Four cases-of congenital dysfunction of the major salivary glands as well as of Prader-Willi, congenital rubella, and Sjogren's syndromes-were identified in a series of 500 patients referred for excessive tooth wear. Although there was evidence of consumption of highly acidic drinks, some occlusal parafunction, and unacceptable toothbrushing habits, salivary dysfunction was the salient factor predisposing a patient to tooth wear in these syndromal cases. The 500 subjects have been characterized either as having medical conditions and medications that predispose them to xerostomia or lifestyles in which workplace- and sports-related dehydration lead to reduced salivary flow. Normal salivation, by buffering capacity, clearance by swallowing, pellicle formation, and capacity for remineralization of demineralized enamel, protects the teeth from extrinsic and intrinsic acids that initiate dental erosion. Thus, the syndromes, unrelated in many respects, underline the importance of normal salivation in the protection of teeth against tooth wear by erosion, attrition, and abrasion.
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5/12. A question of space: options for the restorative management of worn teeth.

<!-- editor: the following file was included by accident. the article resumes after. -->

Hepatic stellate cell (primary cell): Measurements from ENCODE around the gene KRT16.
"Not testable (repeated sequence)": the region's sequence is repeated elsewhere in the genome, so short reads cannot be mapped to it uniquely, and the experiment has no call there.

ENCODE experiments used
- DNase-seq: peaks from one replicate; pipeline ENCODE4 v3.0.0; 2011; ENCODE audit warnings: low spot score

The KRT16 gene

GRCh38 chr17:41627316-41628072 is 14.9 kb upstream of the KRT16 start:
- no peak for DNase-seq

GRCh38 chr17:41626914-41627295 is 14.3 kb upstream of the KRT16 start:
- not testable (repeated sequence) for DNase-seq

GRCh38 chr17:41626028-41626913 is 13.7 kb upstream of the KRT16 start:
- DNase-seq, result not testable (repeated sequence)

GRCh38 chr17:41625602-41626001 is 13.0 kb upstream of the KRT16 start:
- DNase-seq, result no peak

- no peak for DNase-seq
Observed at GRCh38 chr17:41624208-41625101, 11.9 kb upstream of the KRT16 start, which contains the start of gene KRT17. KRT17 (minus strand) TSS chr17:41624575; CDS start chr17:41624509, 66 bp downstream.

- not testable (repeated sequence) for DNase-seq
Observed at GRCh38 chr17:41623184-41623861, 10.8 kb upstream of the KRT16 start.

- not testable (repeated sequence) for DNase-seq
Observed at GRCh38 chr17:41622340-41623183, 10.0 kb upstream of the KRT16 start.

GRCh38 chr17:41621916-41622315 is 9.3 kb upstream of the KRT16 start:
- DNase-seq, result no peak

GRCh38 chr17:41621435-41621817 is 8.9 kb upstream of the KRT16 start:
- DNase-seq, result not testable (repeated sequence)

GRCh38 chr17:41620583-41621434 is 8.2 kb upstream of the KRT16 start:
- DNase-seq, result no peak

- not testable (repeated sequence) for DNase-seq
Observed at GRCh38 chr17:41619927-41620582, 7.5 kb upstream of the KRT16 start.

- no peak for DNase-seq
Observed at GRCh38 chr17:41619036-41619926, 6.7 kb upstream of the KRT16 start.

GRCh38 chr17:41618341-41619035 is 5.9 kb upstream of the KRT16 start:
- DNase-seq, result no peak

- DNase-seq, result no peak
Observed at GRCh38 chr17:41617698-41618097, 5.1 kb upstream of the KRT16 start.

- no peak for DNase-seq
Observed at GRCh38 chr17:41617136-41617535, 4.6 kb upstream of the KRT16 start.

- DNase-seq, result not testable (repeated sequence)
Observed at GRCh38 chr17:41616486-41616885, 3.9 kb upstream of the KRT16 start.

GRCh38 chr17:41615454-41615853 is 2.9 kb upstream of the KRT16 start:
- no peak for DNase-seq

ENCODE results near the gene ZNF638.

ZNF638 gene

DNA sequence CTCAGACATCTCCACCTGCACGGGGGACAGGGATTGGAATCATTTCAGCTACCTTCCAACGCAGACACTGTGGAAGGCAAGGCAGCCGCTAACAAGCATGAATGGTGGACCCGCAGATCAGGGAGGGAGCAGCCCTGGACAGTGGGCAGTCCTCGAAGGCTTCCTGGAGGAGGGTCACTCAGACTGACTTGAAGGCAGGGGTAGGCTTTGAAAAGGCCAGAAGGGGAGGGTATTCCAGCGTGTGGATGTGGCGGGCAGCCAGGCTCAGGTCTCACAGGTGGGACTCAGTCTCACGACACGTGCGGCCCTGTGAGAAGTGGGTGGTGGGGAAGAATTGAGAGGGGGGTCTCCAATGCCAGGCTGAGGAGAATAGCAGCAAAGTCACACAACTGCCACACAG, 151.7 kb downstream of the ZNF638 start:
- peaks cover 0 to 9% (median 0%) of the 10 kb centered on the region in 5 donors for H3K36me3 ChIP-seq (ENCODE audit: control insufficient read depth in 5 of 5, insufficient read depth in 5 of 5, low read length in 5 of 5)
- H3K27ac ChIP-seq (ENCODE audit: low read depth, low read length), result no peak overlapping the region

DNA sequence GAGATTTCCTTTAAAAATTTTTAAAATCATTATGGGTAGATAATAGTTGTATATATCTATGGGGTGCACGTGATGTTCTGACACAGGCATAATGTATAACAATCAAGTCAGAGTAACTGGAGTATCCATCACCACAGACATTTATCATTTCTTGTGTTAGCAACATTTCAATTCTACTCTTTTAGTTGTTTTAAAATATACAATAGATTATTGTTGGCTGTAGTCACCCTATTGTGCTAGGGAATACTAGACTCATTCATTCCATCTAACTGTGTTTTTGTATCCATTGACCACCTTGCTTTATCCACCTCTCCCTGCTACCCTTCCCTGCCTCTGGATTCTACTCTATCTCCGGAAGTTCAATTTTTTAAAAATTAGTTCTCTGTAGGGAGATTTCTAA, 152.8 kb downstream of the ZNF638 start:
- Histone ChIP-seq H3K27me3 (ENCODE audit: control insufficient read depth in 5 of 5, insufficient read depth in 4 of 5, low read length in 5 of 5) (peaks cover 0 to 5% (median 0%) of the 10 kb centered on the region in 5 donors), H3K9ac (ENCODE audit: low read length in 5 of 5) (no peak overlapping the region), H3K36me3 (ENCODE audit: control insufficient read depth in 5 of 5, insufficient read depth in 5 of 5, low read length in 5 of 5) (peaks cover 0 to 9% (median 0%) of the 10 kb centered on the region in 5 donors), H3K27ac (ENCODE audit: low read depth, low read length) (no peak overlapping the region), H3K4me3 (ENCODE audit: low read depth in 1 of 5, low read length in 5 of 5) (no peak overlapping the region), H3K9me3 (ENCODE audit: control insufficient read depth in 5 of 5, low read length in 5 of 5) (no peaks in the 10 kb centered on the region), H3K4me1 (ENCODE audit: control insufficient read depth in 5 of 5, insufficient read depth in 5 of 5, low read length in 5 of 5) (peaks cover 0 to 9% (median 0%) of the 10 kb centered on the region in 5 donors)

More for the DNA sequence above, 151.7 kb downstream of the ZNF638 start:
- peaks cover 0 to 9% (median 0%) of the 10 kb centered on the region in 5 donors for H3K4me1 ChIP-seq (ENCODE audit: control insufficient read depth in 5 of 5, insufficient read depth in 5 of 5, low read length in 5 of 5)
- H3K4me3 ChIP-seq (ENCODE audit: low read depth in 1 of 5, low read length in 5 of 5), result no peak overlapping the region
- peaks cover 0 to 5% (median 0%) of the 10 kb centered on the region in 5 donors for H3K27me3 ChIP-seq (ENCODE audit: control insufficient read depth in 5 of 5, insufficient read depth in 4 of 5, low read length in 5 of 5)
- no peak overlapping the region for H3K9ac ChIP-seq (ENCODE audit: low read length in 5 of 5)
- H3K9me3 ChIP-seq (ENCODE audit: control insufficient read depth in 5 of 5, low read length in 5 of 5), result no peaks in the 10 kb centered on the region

The prevalence of tooth surface loss has increased in recent years. The essence of management is an effective preventive regime; however, in many instances restoration may also be necessary. A number of strategies is available for creating sufficient space to enable restoration and several techniques for restoration known. This article reviews the significance of the vertical dimension of occlusion and describes the restorative management of a patient affected by severe tooth wear.
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6/12. Restorative management of the worn dentition: 2. Localized anterior toothwear.

    This is the second paper in a four-part series detailing the relative merits of the treatment strategies, clinical techniques and dental materials for the restoration of health, function and aesthetics for the dentition. In this paper the management of wear in the anterior dentition is discussed, using three case studies as illustration.
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7/12. Restorative management of the worn dentition: 4. Generalized toothwear.

    This is the final paper of a four part series on the management of worn dentition. The factors affecting the selection of restorative techniques for generalized toothwear, such as pulpal vitality, jaw relationship and occlusal guidance are discussed. The practical steps of oral rehabilitation using fixed prostheses are illustrated with two clinical cases.